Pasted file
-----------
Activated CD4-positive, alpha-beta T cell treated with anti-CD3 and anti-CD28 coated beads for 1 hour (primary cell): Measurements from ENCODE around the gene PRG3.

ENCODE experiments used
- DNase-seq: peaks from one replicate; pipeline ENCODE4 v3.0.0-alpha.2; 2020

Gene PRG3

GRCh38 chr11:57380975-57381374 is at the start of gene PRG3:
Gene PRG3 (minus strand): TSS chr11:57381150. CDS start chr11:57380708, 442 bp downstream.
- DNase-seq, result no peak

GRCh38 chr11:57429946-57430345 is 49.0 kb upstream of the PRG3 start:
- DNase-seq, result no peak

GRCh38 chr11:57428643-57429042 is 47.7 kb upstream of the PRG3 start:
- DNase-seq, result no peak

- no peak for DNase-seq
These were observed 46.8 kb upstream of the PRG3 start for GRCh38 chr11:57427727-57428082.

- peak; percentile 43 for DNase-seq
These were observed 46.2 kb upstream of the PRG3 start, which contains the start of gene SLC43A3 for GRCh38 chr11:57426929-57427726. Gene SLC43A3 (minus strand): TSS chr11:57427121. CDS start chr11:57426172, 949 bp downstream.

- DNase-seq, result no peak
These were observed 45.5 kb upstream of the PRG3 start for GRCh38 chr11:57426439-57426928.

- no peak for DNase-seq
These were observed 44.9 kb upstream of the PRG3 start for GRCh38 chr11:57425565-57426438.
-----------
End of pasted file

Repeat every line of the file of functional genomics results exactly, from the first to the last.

Activated CD4-positive, alpha-beta T cell treated with anti-CD3 and anti-CD28 coated beads for 1 hour (primary cell): Measurements from ENCODE around the gene PRG3.

ENCODE experiments used
- DNase-seq: peaks from one replicate; pipeline ENCODE4 v3.0.0-alpha.2; 2020

Gene PRG3

GRCh38 chr11:57380975-57381374 is at the start of gene PRG3:
Gene PRG3 (minus strand): TSS chr11:57381150. CDS start chr11:57380708, 442 bp downstream.
- DNase-seq, result no peak

GRCh38 chr11:57429946-57430345 is 49.0 kb upstream of the PRG3 start:
- DNase-seq, result no peak

GRCh38 chr11:57428643-57429042 is 47.7 kb upstream of the PRG3 start:
- DNase-seq, result no peak

- no peak for DNase-seq
These were observed 46.8 kb upstream of the PRG3 start for GRCh38 chr11:57427727-57428082.

- peak; percentile 43 for DNase-seq
These were observed 46.2 kb upstream of the PRG3 start, which contains the start of gene SLC43A3 for GRCh38 chr11:57426929-57427726. Gene SLC43A3 (minus strand): TSS chr11:57427121. CDS start chr11:57426172, 949 bp downstream.

- DNase-seq, result no peak
These were observed 45.5 kb upstream of the PRG3 start for GRCh38 chr11:57426439-57426928.

- no peak for DNase-seq
These were observed 44.9 kb upstream of the PRG3 start for GRCh38 chr11:57425565-57426438.